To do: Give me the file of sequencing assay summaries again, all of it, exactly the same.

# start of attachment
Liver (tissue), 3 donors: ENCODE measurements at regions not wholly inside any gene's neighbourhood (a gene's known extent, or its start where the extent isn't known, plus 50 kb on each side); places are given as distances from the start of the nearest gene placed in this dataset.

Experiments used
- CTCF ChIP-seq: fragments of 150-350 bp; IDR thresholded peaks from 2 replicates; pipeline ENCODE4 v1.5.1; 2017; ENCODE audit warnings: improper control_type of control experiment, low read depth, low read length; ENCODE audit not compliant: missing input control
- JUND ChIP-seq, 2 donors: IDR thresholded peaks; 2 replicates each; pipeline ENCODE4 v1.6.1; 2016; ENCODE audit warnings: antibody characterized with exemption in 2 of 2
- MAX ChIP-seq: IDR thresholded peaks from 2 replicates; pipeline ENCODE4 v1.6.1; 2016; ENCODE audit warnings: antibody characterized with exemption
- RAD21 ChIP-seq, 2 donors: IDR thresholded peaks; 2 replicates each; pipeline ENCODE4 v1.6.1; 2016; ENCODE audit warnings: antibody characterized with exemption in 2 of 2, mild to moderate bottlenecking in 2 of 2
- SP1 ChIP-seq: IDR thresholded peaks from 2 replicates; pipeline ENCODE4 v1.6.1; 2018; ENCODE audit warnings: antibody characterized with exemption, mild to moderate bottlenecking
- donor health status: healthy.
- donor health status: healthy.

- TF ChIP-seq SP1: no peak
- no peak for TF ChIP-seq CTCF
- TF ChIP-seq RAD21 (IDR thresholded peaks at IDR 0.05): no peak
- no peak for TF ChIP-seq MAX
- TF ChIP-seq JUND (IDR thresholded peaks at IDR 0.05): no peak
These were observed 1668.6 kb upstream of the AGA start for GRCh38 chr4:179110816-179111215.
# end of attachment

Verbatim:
Liver (tissue), 3 donors: ENCODE measurements at regions not wholly inside any gene's neighbourhood (a gene's known extent, or its start where the extent isn't known, plus 50 kb on each side); places are given as distances from the start of the nearest gene placed in this dataset.

Experiments used
- CTCF ChIP-seq: fragments of 150-350 bp; IDR thresholded peaks from 2 replicates; pipeline ENCODE4 v1.5.1; 2017; ENCODE audit warnings: improper control_type of control experiment, low read depth, low read length; ENCODE audit not compliant: missing input control
- JUND ChIP-seq, 2 donors: IDR thresholded peaks; 2 replicates each; pipeline ENCODE4 v1.6.1; 2016; ENCODE audit warnings: antibody characterized with exemption in 2 of 2
- MAX ChIP-seq: IDR thresholded peaks from 2 replicates; pipeline ENCODE4 v1.6.1; 2016; ENCODE audit warnings: antibody characterized with exemption
- RAD21 ChIP-seq, 2 donors: IDR thresholded peaks; 2 replicates each; pipeline ENCODE4 v1.6.1; 2016; ENCODE audit warnings: antibody characterized with exemption in 2 of 2, mild to moderate bottlenecking in 2 of 2
- SP1 ChIP-seq: IDR thresholded peaks from 2 replicates; pipeline ENCODE4 v1.6.1; 2018; ENCODE audit warnings: antibody characterized with exemption, mild to moderate bottlenecking
- donor health status: healthy.
- donor health status: healthy.

- TF ChIP-seq SP1: no peak
- no peak for TF ChIP-seq CTCF
- TF ChIP-seq RAD21 (IDR thresholded peaks at IDR 0.05): no peak
- no peak for TF ChIP-seq MAX
- TF ChIP-seq JUND (IDR thresholded peaks at IDR 0.05): no peak
These were observed 1668.6 kb upstream of the AGA start for GRCh38 chr4:179110816-179111215.